History is about so much more than dates and battles, and these women have amazing stories to share. It is sometimes difficult to remember that the historical figures we admire and discuss with such passion were living, breathing people rather than storybook characters. If I can make these ladies who died long ago feel alive to my readers, I consider my job well done.

Author the Author:

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Samantha Wilcoxson is the author of the Plantagenet Embers Trilogy. An incurable bibliophile and sufferer of wanderlust, she lives in Michigan with her husband and three teenagers. She lives in Michigan with her husband and three children. You can connect with Samantha at SamanthaWilcoxson.BlogSpot.com or on Twitter @Carpe_Librum.

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Surviving Letters of the Countess of Salisbury

Countess of Salisbury

We all know the tragic end of Margaret Pole, Countess of Salisbury. If you are new to Tudor history I’d highly recommend reading the guest article by Alan Freer called, “The Last Plantagenet” to get yourself better acquainted with her life, and grizzly execution.

Margaret was the daughter of George Plantagenet, Duke of Clarence. George was the brother of both King Edward IV and Richard III.

This letter is written by Margaret Pole, Countess of Salisbury to her first cousin, Arthur Plantagenet, the illegitimate son of King Edward IV Lord Lisle in Calais. It was written sometime between 1533-1538; I’m able to determine that since Arthur became Lord Lisle in 1533 and Margaret was arrested and imprisoned in 1538 – she did not write this letter from the Tower of London.

It appears to be mostly pleasantries between two cousins and some discussion about a Robert Baker that Margaret appears to know and Lord Lisle appointed him into the King’s service in Calais.

Mine own good cousin,

In my hearty manner I recommend me unto you, and to my lady your wife, being glad to hear of your good health; praying you, that where my friend Richard Baker is by your favor appointed to the king’s service in Calais, it may please you to be good lord unto him, and the rather for my sake, in all such things as you may do him favour therein; for I doubt not but that you shall find him an honest man, and meet to do the king service. And thus I pray Jesu preserve you in good health, and prosperous to His pleasure.

At Bysham, the 6th day of March.

By your loving cousin,

Margaret Salisbury


Bisham Abbey Manor House - WyrdLight.com / CC BY-SA 3.0
Bisham Abbey Manor House – WyrdLight.com / CC BY-SA 3.0

Quite Possibly the Only Other Surviving Letter from Margaret, Countess of Salisbury

Here is another correspondence between Margaret and her son, Reginald from July 1536 – this is the only other letter that I’m aware of that survives. The letter was a heavily damaged copy and you’ll notice the areas that were unreadable. I included his letter so you could her interaction with her son.

Reginald Pole to the Countess of Salisbury (his mother)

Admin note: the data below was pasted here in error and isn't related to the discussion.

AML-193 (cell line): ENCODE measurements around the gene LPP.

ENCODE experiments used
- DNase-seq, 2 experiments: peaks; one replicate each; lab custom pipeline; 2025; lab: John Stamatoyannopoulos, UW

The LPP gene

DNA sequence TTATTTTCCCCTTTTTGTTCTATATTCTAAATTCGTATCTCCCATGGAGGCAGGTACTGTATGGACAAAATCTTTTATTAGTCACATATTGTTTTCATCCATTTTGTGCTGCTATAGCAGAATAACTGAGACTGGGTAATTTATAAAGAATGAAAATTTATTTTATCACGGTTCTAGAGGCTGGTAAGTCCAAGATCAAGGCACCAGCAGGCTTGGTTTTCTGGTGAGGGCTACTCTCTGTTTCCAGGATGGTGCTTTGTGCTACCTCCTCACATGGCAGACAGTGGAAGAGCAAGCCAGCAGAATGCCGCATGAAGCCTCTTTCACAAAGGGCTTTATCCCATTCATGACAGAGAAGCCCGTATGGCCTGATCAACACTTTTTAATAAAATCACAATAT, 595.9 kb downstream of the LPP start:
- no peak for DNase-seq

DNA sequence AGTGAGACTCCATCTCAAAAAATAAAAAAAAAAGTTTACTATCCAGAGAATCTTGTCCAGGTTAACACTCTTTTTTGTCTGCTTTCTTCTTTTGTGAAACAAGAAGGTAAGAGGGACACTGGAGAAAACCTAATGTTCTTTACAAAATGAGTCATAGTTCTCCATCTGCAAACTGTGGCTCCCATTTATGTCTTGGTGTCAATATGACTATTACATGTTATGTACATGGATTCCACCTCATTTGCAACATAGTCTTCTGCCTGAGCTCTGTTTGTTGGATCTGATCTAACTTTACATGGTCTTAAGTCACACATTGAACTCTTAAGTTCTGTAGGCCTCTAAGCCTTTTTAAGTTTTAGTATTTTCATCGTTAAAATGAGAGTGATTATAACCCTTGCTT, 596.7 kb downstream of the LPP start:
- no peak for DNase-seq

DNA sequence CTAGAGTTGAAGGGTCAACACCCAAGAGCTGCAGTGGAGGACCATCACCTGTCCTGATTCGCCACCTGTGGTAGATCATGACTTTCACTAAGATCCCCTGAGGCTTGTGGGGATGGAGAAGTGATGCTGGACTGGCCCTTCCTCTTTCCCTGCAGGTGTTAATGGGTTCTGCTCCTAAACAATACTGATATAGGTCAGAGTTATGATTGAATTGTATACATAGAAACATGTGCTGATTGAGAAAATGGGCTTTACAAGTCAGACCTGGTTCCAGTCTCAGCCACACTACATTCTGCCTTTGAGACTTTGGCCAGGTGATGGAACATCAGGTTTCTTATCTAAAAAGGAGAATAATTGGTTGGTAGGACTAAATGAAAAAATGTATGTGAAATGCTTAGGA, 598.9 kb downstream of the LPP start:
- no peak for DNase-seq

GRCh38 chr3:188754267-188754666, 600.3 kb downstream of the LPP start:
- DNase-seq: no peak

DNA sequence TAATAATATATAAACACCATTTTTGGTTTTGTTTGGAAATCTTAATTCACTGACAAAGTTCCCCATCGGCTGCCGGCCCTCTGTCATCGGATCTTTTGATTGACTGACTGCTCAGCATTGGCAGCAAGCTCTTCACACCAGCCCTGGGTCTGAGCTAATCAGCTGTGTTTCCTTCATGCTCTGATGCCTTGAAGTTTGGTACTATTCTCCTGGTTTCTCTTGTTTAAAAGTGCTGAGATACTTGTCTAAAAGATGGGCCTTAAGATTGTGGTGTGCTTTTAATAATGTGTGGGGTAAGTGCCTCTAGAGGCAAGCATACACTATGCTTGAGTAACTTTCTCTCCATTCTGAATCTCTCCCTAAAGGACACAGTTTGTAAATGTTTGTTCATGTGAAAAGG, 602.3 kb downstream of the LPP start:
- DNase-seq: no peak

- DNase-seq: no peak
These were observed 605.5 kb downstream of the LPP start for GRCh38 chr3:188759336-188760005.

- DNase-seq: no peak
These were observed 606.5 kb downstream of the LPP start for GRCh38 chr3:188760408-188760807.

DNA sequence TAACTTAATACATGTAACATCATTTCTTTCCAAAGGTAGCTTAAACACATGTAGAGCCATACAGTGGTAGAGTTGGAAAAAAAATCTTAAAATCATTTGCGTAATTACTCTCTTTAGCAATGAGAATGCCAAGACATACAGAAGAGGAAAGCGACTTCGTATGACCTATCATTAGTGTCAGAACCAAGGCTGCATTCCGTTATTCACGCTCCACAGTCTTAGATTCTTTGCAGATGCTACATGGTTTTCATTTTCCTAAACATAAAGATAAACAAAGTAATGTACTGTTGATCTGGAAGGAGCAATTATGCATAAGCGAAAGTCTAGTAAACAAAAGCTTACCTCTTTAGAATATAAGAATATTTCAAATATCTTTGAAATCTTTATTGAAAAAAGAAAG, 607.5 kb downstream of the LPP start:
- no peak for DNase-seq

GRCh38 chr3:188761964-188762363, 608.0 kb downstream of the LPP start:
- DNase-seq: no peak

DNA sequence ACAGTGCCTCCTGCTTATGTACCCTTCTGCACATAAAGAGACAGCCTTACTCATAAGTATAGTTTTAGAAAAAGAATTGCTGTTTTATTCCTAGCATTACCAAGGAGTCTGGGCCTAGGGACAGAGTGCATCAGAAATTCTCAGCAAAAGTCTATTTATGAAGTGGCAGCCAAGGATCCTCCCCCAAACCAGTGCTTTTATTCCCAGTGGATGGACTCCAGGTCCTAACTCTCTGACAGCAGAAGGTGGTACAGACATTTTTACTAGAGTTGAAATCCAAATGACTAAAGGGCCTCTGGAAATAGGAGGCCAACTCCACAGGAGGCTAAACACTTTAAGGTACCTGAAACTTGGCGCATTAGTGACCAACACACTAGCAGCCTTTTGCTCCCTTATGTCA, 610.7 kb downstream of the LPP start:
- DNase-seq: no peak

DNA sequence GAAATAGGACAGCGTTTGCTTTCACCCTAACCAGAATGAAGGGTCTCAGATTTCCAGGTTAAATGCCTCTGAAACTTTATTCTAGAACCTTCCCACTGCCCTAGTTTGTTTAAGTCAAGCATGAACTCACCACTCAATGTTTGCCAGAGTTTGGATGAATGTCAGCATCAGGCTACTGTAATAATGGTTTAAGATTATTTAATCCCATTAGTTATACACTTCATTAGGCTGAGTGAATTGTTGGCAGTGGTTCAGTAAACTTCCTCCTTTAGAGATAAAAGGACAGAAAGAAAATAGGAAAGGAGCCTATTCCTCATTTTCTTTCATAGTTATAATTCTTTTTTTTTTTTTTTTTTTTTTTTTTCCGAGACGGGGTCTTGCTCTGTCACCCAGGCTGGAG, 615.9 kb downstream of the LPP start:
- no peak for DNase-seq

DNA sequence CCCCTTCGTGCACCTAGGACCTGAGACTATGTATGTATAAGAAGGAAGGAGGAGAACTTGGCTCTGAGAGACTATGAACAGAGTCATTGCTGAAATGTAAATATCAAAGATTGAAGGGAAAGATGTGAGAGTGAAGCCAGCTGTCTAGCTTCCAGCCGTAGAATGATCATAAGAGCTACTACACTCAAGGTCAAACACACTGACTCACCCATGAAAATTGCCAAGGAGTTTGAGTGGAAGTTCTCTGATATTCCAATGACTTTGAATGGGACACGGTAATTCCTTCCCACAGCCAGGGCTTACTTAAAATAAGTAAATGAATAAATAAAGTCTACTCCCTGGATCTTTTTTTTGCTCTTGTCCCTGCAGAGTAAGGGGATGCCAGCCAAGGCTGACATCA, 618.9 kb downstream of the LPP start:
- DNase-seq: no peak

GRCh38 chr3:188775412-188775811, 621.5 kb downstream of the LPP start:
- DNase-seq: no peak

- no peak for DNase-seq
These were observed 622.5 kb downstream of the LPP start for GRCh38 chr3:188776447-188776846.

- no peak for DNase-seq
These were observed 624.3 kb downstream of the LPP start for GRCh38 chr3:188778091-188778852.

Most humbly desiring your ladyship’s blessing. And, Madam, I doubt [not] but your ladyship continually desiring my com[ing ho]me, and speciall[y] at this time, having firm [ho]pe that it should [in] a few days come to pass [th]at you should [see] me there presently, as the b[ea]rer hereof, my [ser]vant, did inform me to be your w[or]ds at his departing from your ladyship, tru[st]ing that he was sent for that purpose to bri[ng] me home; now that my return doth not fo[llow] according to your expectation, the more, I doubt not, greve it woll be to you, and marvel both, that I do not come.” Must put her, however, in remembrance of her old promise to God touching him from his childish years, “that ever you had given me utterly unto God. And though you had so done with all your children, yet in me you had so given all right from you and possession utterly of me that you never took any care to provide for my living nor otherwise, as you did for other, but committed all to God, to whom you had given me. This promise now, Madam, in my [Maister]es name I require of you to maintain, [the wh]iche you cannot keep nor make good if y[ou] now beginne to care for me. Whan you see [me] . . . . . . . complayne of my Maistre, [th]an were [it] tyme for you to care for me; b[ut] afore [that] tyme you do God wrong if y[ou] . . . . . . . . . wiche cannot be without a certa[yne doubt] of the provident favor of Him towa[rds me to] whom you have given me. Therefore . . . . . Madam, let not this injurie be ever found [in y]ou towards my Master and yours both, specially . . . eng this testimony of me the servant, that [I ha]d never cause in my life to make the . . . . complaint, being, in comparison, infinitely [better] provided for in all parties than I was [worthi]e or could desire, never feeling from [child]wod, syns that I knew who was my verie [Ma]stre and Lord, the least displeasure, but [that] I had a thousand weight of comfort furthwith f[ollow]eng. Wherefore, what cause I have to have s[uch] confidence of His like goodness in all that may h[app]en the time to come your ladyship may hereby s[ee]. So that if you woll enjoy in me any part of that comfort God sendeth, the readiest way is, putting all care aside of me, let my Master and me alone; I mean this, not intermit the least care of mind for me, knowing to what master you have given me; but both touching yourself and me both, commit all to His goodness, as I doubt not your ladyship will, and shall be to me the greatest comfort I can have of you.